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Belgian prime minister extends terror alert at highest level in Brussels

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BRUSSELS, Belgium — Belgian Prime Minister Charles Michel said that the terror alert will remain at the highest level for a sustained “serious and imminent” threat against the capital.

Michel said that like the weekend, authorities fear a Paris-like attack, “even perhaps at several locations.”

He said schools and the subway system in Brussels would not open.

Specific reasons for the extraordinary alert in Brussels, which began Friday night, weren’t disclosed, but Belgian Prime Minister Charles Michel said Saturday that authorities had reason to suspect possible attacks in more than one location.

“We are talking of a threat of several individuals with weapons and explosives, to launch acts, maybe even in several places at once,” Michel said, evoking chilling similarities with the Paris attacks that hit restaurants, a rock concert and the area outside a sports stadium.

At least one man suspected of involvement the Paris violence, Salah Abdeslam, a French citizen who grew up in Belgium, is still at large.

‘A serious and imminent threat’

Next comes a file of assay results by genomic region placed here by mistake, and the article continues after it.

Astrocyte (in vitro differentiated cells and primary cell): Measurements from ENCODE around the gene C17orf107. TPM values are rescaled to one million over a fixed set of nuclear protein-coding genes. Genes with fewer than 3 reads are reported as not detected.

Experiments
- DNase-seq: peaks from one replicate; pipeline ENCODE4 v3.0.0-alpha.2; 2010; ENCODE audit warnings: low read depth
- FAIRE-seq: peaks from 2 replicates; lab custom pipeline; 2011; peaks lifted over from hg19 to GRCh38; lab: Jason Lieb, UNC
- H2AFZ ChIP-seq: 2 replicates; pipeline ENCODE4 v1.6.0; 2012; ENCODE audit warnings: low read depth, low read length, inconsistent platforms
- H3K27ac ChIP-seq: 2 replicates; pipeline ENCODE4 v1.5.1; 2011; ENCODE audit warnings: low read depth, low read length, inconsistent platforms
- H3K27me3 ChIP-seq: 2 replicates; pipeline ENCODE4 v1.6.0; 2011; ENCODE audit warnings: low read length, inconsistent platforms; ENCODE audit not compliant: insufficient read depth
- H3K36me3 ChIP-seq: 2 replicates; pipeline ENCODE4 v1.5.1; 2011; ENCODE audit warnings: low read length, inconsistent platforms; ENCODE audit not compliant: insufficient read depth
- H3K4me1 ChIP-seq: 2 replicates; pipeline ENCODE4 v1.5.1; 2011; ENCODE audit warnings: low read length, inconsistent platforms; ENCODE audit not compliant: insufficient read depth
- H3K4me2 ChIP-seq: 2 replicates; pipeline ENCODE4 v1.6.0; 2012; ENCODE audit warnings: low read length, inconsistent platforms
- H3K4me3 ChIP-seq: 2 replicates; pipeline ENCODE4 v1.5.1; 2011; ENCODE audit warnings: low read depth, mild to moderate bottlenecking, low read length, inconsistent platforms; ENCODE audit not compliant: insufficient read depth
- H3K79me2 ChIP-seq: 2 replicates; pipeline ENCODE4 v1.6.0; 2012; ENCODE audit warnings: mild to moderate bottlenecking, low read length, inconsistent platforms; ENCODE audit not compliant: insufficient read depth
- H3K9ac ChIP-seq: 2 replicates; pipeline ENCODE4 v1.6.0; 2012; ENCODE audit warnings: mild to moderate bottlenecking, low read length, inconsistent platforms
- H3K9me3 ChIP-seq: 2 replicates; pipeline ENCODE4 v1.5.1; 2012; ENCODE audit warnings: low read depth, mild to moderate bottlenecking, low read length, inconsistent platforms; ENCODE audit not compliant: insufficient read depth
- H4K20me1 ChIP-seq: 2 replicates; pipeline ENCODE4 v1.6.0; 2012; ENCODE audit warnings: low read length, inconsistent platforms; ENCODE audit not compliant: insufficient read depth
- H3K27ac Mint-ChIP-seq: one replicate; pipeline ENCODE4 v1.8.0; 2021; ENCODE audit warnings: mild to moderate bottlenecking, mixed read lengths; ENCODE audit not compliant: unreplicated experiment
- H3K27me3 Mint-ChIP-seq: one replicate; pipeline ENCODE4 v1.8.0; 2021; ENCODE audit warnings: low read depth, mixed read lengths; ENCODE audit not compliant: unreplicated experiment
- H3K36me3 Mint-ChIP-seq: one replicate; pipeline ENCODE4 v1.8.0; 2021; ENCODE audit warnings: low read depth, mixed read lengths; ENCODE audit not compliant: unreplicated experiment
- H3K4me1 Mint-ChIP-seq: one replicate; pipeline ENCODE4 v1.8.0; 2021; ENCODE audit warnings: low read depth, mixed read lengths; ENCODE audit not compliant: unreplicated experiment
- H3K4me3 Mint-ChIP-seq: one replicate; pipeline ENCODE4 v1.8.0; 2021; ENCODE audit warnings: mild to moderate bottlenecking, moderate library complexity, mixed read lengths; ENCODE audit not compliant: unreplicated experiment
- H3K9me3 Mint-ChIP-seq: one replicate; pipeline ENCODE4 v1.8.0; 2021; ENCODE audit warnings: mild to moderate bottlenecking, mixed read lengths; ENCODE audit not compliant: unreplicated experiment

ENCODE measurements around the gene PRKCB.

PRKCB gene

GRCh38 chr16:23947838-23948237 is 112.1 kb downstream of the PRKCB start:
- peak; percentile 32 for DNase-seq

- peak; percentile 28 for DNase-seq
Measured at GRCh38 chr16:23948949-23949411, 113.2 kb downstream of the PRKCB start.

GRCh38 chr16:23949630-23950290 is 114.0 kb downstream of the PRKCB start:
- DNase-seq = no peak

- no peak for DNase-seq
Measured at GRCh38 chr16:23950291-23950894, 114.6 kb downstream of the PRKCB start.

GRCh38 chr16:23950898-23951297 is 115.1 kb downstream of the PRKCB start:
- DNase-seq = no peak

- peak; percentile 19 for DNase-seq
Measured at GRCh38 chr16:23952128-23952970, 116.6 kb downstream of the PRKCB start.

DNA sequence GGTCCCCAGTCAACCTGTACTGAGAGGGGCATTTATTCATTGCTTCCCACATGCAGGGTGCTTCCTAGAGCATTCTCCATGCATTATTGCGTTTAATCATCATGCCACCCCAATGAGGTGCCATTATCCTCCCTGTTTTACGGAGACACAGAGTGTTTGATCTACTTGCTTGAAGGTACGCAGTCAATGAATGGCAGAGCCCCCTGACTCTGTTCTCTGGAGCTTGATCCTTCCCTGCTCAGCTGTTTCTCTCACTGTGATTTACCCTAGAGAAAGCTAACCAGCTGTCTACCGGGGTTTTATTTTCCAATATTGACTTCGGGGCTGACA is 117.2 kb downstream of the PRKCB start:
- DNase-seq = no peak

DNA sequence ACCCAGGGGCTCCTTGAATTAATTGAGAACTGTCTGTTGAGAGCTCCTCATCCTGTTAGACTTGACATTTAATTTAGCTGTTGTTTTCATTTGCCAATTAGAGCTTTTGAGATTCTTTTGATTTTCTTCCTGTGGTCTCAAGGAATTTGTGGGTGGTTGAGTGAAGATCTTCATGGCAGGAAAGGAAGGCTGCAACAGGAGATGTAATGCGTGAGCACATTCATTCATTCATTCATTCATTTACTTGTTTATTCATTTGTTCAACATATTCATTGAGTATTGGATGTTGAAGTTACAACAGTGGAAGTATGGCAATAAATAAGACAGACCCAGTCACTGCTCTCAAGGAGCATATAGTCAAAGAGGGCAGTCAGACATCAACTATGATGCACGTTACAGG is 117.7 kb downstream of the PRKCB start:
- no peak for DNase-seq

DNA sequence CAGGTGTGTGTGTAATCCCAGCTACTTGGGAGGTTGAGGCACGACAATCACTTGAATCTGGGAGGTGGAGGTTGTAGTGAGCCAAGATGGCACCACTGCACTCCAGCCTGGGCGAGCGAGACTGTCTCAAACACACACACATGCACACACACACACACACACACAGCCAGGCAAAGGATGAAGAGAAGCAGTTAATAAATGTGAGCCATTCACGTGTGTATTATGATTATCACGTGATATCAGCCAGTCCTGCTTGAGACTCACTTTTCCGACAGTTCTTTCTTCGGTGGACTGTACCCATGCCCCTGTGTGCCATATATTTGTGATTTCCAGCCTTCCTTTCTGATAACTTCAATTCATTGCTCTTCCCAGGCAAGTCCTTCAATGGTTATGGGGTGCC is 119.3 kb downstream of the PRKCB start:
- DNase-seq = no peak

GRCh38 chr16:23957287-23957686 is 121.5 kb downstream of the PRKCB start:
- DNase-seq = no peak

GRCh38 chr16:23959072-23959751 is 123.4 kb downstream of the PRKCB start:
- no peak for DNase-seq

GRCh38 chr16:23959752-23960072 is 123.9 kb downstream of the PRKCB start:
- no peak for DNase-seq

The Belgian Interior Ministry’s crisis center cited “a serious and imminent threat” when it announced that Brussels’ terrorism alert level was rising to 4, the country’s highest. Outside the capital, the alert level for the rest of the nation was unchanged.

Officials are expected to re-evaluate the threat Sunday afternoon, Michel said, raising the possibility that the disruption could spill into Monday in a city that’s popular with tourists and is home to many European Union offices.

The government advised the public to avoid places in the capital where large groups gather — such as concerts, sporting events, airports and train stations — and comply with security checks.

Michel said the authorities’ main objective is to reduce the number of large events so police officers can be freed up to secure Brussels. A top-tier soccer game that was due to be played 50 miles outside the capital was canceled because of the need for police inside the city.

Security forces flood city

By late Saturday evening in Brussels, most bars were closed or were in the process of closing. Fewer people than usual were out on the streets, but they weren’t deserted.

Armed security officers wearing camouflage were on patrol and positioned in front of metro stations. The city center remained quiet early Sunday.

The alert suggests authorities “have something specific and credible at the intelligence front pointing them in the direction that there may be a terrorist plot in the works,” CNN terrorism analyst Paul Cruickshank said

“It also suggests they don’t have a handle on it, that they don’t know where these plotters are or where they’re coming from,” he added.

The U.S. State Department advised Americans to be cautious.

Manhunt for suspect

Authorities in Belgium have carried out a series of security raids in the past week related to the Paris attacks, looking in particular for Abdeslam, the 26-year-old suspect who’s still on the run and described as dangerous.

The increased threat level over the weekend, however, appeared to go well beyond the manhunt for Abdeslam, who was last seen by authorities in the hours after the Paris attacks.